- Step multiplier increases without bound (source: myself, c.f. "70 minutes of sailing")
- (last step of a Vegas^2 is a multiplier of 8 on that step)
- Approx. weights:
- normal ball = 1
- (everything is relative to this; may as well pick 1)
- extra ball = 2 (5 in a row worth 6)
- (c.f. "70 minutes of sailing")
- target ball = 3 (or 4, maybe even 5)
- (compare "70 minutes of sailing" with "#1 Sailing")
- obstacle = 3 (or 4, maybe even 5)
- (Subtle. Junk-clearing obstacles doesn't tank the overall average; see any ult video on youtube.)
- normal ball = 1
- Efficiency is Points / Moves
- (regardless of whether or not you use the move)
- DR is average of Efficiency sampled every 10 seconds
- (since the last DR, maybe with small overlap)
- Indicator is the current Efficiency sample
- Standing is mysterious
- Child's theory is that:
- Efficiency is computed once for the whole session
- Could also be 1 huge DR
- (average of Efficiency samples over the whole session)
- Scores are submitted to standing computation
- Touching land
- Leaving blockade/atlantis/flotilla board
- Child's theory is that:
- Abandoning probably carries a small penalty (c.f. bilge)
- but retaking doesn't forget your Point and Move history
- which is way better than a cold start
- Does not forget your move history for contests: no exploit there
- Does forget your move, and point, history for the purposes of DR
- But I think this is only to inform your captain that you were lazing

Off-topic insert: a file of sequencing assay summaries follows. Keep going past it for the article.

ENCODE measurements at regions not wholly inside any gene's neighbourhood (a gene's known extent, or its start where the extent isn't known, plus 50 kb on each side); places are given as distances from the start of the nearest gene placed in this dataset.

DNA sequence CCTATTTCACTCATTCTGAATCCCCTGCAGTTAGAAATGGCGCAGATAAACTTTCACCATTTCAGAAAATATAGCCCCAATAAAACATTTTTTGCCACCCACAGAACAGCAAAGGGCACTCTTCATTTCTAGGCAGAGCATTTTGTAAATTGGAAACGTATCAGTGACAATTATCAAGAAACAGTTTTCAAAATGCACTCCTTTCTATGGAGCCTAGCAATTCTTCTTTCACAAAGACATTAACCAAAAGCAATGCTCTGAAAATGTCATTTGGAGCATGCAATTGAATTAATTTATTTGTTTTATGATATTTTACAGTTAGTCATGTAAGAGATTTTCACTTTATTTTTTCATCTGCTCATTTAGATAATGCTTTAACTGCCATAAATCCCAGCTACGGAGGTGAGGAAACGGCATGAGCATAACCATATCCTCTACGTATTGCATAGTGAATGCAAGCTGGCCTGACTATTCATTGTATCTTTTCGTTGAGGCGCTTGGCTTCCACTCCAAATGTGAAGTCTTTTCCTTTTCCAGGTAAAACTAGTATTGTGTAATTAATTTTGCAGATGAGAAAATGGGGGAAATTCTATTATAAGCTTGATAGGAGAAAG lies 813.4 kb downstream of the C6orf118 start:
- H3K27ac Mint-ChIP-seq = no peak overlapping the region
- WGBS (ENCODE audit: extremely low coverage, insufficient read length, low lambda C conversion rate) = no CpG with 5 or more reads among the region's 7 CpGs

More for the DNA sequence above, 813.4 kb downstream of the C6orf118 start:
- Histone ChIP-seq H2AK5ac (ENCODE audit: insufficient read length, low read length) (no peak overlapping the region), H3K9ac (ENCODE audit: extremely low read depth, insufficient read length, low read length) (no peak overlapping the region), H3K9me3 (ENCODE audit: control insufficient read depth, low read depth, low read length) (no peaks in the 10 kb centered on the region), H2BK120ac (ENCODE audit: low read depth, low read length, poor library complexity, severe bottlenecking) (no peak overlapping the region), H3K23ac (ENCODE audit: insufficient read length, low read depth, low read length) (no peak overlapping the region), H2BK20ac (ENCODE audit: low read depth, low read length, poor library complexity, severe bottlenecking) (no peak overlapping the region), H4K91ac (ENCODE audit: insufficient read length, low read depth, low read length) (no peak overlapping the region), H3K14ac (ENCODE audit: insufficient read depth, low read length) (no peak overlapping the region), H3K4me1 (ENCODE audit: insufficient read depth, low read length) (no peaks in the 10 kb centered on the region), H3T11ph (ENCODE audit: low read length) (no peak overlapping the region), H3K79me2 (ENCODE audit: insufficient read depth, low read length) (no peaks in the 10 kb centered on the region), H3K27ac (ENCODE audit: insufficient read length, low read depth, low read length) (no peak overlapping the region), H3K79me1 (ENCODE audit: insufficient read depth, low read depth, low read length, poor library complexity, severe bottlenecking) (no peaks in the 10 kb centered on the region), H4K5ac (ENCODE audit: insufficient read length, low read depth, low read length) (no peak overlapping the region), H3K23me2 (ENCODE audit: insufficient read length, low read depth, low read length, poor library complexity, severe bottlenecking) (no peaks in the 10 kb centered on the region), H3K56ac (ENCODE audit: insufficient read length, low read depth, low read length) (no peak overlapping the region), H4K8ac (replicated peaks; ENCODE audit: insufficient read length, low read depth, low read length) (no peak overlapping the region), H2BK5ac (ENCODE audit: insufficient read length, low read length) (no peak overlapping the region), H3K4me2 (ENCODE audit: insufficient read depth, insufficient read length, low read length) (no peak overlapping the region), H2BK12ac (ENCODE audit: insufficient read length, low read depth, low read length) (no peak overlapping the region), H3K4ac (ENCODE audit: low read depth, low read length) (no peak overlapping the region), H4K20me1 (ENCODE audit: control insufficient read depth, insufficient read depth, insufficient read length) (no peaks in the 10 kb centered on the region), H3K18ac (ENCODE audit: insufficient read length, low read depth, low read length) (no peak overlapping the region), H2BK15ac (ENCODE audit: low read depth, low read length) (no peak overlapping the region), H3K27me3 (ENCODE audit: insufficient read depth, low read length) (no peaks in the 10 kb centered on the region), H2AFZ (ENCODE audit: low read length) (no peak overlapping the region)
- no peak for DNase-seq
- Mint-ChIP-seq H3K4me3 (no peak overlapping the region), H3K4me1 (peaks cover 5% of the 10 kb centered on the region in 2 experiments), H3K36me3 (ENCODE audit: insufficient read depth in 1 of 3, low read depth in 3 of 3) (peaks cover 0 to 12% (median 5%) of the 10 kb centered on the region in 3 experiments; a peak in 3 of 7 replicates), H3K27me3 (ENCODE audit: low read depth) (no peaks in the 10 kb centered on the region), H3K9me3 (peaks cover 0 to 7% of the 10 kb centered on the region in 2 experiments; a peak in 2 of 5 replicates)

- That is, it literally acts like a real pause for the purposes of standing (and contests)
- I, and Jeda, (and others...) have experimented with exploitation strategies that flopped.
- Best performance seemed to be from completely normal puzzling
- Jeda's theory: submission is what your session score would be if you abandoned at that DR
- Which is very different from your DR score, and is dramatically less exploitable.
- However, super-long sessions of sailing/puzzling tends towards the average, not maximum.
- Conclusion: Get warmed up on the puzzle and abandon frequently.
Triple on two platforms beginning with an obstacle: 3n1o4p4p Vanilla Vegas: 4n 4n 4n 4n 4n 4n A Whole Board: 3n1o 3n1o 3n1o 3n1o 3n1o 4n4n 4p4p 4n 4p4p 4n 4p4p 6w A Session: Board1 <stuff> Board2 <stuff> Board3 <stuff> <etc> . weights: 1 1 1 2 (existing) 1 2 2 2 . 1 2 2 3 , 1 2 2 4 , 1 2 2 5 X 1 2 3 2 . 1 2 3 3 1 2 3 4 1 2 3 5 X 1 2 4 2 . 1 2 4 3 1 2 4 4 1 2 4 5 X 1 2 5 2 . 1 2 5 3 1 2 5 4 1 2 5 5 X X - platforms being worth 5 is probably too dominant . - platforms being worth the same as extra balls is very unlikely; also, platforms being worth only double normal balls is somewhat unlikely , - obstacles being worth the same as extra balls is also unlikely albeit, they come as free moves so they get an additional boost anyways to eff.